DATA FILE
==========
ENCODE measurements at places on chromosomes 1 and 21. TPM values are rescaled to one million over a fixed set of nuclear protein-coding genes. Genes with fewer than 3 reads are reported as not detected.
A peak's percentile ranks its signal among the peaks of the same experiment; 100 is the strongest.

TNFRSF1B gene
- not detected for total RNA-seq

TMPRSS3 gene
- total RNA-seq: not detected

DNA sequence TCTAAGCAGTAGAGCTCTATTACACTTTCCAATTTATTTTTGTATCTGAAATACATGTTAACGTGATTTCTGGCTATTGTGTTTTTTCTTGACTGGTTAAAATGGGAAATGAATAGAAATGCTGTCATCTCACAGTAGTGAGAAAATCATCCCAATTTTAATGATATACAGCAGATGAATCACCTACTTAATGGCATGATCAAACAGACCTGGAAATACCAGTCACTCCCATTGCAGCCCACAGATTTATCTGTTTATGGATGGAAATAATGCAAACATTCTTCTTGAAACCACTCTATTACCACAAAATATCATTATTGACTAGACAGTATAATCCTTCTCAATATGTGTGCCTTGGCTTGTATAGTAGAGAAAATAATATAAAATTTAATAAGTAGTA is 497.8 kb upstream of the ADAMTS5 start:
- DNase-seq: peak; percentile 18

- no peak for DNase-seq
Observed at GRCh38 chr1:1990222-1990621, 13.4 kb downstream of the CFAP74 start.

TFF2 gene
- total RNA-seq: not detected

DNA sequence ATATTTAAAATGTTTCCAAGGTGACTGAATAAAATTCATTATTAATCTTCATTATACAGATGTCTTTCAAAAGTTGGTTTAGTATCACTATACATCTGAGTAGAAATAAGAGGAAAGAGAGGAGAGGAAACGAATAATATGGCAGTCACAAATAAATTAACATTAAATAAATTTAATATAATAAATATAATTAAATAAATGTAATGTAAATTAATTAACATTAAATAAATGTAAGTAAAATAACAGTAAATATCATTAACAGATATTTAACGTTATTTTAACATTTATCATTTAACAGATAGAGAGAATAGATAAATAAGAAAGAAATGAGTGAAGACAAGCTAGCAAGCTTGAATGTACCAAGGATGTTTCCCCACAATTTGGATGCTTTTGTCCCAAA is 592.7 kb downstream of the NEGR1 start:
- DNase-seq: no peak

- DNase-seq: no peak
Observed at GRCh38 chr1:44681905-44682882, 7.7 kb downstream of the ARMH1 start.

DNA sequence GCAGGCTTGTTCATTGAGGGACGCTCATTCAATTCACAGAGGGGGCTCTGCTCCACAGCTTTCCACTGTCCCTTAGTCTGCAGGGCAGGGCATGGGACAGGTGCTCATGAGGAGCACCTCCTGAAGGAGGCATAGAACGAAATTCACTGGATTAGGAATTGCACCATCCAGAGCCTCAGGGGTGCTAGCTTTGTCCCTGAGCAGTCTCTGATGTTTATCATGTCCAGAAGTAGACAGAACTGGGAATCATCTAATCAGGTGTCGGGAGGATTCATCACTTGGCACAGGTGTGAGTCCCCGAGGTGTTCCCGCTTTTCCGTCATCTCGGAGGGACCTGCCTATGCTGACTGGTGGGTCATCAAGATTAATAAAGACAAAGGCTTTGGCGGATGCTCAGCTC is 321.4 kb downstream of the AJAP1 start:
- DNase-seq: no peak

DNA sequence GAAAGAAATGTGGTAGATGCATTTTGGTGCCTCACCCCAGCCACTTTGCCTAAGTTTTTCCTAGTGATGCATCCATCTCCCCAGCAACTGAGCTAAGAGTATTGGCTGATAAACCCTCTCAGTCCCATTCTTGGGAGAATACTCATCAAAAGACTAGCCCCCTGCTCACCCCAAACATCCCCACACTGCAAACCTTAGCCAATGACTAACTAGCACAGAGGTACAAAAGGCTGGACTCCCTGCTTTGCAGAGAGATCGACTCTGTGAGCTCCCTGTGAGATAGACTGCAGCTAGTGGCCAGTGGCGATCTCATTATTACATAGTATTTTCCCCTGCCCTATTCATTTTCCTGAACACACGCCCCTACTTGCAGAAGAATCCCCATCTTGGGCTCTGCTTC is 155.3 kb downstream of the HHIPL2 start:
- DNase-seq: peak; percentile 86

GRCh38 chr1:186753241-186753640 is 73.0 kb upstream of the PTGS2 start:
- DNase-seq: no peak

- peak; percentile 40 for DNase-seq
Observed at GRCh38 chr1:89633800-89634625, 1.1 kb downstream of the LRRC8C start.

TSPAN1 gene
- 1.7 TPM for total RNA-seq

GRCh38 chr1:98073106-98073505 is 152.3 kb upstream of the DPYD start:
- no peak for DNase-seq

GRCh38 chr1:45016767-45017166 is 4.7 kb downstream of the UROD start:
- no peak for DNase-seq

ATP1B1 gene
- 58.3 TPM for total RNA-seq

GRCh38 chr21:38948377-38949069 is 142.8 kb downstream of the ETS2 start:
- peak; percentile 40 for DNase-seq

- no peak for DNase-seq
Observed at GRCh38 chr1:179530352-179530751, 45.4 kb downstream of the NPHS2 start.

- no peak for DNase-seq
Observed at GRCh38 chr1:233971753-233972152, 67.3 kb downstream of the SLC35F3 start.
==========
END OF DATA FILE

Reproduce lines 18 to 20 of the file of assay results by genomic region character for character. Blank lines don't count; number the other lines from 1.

- DNase-seq: no peak

DNA sequence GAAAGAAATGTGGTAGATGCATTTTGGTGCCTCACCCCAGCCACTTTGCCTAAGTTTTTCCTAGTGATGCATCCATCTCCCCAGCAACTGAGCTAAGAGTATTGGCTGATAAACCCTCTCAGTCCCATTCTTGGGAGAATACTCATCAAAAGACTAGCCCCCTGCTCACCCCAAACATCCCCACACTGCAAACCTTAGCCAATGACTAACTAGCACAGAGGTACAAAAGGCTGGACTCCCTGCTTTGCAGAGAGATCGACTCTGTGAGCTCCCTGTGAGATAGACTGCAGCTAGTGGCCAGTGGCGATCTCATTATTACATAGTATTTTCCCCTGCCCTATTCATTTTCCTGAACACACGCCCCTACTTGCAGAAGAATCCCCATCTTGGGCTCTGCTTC is 155.3 kb downstream of the HHIPL2 start:
- DNase-seq: peak; percentile 86